What you need to know about service animals at UVU
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In an email sent to all the department chairs, Raj Sharma, director of Accessibility Services, answered several basic questions about service animals, such as, “What is a Service Animal?”
“A service animal is defined as a dog [or other animal] that has been individually trained to do work or perform tasks for a person with a disability. This is different than an emotional support [or therapy] animal.” Sharma said in the email.
A service animal can be any breed of dog or horse, according to school policy.
Another question may be: what is the difference between a service animal and a therapy animal? According to Ammon Cheney, one of UVU’s mental health therapists, “Any psychological disorder that impairs the client’s ability to perform activities of daily living may be eligible for a service dog. A client with PTSD may have an animal trained to identify and respond with a certain signal in response to stress triggers in the environment or in the client’s behavior.”
These animals are allowed on campus on a case-by-case basis
and must have proper certification, which the owner may be asked to present. Cheney also said he has never prescribed a therapy animal, so it may be less practiced than it seems.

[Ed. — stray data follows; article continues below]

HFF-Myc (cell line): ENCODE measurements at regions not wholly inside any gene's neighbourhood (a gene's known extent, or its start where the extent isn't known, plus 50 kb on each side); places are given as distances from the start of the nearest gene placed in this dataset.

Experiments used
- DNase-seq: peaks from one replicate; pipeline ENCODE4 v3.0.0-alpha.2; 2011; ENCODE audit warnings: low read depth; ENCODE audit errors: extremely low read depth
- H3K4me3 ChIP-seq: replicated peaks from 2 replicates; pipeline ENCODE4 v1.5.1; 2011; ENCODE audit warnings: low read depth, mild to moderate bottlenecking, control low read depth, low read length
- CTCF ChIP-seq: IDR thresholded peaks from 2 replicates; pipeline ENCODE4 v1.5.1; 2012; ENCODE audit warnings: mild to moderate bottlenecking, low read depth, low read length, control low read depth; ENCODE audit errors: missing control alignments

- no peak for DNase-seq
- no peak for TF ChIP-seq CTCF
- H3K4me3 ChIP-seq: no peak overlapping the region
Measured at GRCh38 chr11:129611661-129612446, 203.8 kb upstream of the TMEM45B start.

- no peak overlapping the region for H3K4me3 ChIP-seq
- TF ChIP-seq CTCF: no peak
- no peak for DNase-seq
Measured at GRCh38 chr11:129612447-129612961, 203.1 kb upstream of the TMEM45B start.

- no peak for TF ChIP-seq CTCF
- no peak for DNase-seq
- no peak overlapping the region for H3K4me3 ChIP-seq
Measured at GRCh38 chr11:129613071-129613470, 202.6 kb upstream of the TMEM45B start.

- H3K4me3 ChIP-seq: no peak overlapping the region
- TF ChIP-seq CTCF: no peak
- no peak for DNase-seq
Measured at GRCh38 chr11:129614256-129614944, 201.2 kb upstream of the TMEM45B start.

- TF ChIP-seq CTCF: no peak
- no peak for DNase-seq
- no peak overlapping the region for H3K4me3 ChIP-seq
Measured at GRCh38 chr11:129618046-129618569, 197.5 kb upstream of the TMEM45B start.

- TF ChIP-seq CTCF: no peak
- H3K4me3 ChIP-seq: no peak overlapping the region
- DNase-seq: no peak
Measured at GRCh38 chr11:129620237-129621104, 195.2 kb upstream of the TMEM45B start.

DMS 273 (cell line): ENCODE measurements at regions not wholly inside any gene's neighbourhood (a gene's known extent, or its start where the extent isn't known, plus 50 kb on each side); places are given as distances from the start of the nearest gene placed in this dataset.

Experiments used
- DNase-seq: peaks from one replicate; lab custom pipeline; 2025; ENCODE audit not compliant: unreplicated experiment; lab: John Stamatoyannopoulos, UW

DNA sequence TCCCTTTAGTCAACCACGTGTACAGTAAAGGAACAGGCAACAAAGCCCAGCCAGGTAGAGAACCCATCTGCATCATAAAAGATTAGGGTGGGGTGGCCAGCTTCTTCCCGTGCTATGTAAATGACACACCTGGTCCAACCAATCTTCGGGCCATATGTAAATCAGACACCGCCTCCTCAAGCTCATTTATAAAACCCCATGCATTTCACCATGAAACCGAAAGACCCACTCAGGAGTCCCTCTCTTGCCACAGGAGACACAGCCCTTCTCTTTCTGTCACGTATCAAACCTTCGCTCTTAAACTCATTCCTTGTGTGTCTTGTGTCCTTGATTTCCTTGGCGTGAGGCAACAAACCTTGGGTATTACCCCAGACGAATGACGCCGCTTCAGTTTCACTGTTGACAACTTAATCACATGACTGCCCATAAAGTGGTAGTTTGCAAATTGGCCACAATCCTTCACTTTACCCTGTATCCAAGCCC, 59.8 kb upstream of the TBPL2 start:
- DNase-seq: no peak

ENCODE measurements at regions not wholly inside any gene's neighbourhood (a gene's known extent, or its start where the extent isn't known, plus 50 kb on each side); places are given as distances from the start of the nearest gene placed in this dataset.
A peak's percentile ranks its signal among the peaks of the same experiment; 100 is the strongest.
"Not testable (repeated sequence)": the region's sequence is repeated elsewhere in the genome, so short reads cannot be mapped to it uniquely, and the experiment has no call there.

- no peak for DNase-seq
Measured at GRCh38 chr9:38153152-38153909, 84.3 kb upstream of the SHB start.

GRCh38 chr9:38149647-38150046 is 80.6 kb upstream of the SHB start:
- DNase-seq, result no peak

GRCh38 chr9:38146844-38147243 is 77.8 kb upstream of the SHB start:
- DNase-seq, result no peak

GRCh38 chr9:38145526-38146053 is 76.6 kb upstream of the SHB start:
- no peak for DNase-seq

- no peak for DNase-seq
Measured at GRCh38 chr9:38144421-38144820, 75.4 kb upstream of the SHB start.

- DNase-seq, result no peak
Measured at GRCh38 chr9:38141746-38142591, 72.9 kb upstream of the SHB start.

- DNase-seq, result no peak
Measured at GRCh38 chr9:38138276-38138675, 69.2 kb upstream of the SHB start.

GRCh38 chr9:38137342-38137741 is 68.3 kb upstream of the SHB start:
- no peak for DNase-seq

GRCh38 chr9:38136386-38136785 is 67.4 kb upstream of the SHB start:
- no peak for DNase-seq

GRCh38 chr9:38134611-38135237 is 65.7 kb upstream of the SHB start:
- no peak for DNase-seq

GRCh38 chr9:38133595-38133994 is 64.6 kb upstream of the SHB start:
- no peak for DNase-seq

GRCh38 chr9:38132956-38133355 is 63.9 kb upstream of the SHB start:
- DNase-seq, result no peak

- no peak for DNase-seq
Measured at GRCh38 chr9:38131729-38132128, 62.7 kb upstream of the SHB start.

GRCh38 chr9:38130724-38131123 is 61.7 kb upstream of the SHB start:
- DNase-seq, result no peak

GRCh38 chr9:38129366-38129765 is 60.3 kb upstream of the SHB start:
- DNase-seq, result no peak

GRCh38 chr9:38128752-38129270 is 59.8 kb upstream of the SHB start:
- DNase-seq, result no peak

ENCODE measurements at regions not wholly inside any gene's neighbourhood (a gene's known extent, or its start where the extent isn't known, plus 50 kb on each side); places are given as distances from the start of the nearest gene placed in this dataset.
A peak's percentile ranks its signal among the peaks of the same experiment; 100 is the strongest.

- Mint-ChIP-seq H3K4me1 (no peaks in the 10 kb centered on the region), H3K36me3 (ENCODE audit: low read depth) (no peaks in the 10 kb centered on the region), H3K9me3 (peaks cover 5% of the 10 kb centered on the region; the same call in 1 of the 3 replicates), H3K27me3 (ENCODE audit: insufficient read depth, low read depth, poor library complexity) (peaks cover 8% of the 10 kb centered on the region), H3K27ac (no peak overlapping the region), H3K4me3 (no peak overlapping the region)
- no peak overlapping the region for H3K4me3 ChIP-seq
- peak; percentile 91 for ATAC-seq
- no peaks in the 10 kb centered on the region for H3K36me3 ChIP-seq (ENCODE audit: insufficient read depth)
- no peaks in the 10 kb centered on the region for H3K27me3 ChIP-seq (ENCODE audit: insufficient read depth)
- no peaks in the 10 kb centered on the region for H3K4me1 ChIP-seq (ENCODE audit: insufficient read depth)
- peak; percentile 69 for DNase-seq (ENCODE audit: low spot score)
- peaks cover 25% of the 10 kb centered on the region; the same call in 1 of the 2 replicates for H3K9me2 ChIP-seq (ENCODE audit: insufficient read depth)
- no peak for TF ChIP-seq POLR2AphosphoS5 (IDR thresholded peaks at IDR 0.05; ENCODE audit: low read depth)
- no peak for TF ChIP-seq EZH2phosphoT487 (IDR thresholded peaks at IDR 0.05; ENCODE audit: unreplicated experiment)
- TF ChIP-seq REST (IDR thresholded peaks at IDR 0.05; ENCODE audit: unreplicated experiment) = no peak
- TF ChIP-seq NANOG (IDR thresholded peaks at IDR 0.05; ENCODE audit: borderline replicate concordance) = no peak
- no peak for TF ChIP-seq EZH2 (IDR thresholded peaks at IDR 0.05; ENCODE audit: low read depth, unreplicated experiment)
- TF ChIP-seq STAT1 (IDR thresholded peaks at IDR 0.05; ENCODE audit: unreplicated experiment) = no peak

Megan Cullen, a junior studying behavioral science, offered information about her service dog, Nike. He is a 2-year-old German Shepherd who was trained by Ty the Dog Guy, a dog training company based in Salt Lake City. Nike is Cullen’s hearing alert and PTSD animal.
“Nike has saved my life,” Cullen said. “…I mean it with a greater understanding than can ever be expressed. From him guiding me through the noise I cannot hear and helping me get out of bed and live one more day when I feel that PTSD will get to the best of me, he saves me. He is my hero and … I owe everything to Nike.”
For more information about UVU’s service animal policy feel free to look at the official verbiage here. This policy discusses certification and punishment for failing to adhere to guidelines. Other questions can be directed to local training companies or physicians.
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Photographer, @Meghan_De.Haas on Instagram